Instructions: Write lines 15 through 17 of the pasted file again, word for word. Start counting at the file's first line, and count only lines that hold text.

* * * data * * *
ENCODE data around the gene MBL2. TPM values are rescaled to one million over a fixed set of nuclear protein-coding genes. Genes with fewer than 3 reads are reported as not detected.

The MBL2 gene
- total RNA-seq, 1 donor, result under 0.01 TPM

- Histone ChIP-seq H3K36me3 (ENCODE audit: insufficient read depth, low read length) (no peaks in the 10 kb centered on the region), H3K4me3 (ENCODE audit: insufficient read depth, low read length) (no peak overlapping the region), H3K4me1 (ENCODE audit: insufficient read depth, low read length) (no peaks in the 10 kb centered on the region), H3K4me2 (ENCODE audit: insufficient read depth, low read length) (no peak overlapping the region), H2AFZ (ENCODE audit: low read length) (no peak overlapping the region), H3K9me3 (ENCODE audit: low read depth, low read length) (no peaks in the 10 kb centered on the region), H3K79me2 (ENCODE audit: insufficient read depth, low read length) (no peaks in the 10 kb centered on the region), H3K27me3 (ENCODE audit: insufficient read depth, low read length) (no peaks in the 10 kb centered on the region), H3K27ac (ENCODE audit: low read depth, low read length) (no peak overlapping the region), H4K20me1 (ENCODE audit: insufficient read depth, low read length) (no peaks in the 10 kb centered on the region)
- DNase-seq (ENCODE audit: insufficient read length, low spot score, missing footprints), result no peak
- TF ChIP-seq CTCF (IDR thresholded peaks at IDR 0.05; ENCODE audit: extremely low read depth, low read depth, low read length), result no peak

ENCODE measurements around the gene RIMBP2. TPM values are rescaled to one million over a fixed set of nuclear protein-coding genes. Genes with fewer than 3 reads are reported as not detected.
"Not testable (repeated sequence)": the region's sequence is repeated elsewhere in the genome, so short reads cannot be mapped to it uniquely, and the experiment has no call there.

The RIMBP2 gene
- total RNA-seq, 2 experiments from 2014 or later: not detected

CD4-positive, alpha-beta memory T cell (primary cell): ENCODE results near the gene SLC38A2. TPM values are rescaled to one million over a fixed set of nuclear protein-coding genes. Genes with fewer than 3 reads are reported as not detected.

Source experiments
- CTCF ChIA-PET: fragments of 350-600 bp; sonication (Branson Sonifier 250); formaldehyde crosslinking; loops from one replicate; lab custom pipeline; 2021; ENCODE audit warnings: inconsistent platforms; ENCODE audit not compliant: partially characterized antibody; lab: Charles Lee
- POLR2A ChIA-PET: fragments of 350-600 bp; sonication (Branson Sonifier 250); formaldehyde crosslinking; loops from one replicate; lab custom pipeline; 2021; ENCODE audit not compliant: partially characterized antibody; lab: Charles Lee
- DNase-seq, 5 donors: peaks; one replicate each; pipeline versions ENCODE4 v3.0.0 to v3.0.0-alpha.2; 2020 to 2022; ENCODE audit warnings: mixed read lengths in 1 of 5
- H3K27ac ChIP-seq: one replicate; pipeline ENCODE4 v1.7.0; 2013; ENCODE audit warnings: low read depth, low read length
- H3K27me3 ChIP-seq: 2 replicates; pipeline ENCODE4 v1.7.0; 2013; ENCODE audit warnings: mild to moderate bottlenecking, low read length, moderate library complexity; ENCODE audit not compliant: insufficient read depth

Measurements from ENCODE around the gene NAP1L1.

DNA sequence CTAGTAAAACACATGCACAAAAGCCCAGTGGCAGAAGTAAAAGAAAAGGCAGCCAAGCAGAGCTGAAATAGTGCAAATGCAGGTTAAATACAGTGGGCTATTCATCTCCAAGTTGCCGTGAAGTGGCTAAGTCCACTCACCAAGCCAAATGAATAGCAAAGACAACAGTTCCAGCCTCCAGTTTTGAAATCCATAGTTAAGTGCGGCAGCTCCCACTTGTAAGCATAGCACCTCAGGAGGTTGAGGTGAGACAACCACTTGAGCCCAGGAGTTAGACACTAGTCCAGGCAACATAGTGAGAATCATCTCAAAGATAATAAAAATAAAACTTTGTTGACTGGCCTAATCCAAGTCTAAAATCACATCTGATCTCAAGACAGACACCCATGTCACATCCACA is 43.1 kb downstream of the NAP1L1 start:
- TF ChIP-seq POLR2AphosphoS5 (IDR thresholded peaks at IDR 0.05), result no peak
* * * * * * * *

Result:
- DNase-seq, 5 donors: peaks; one replicate each; pipeline versions ENCODE4 v3.0.0 to v3.0.0-alpha.2; 2020 to 2022; ENCODE audit warnings: mixed read lengths in 1 of 5
- H3K27ac ChIP-seq: one replicate; pipeline ENCODE4 v1.7.0; 2013; ENCODE audit warnings: low read depth, low read length
- H3K27me3 ChIP-seq: 2 replicates; pipeline ENCODE4 v1.7.0; 2013; ENCODE audit warnings: mild to moderate bottlenecking, low read length, moderate library complexity; ENCODE audit not compliant: insufficient read depth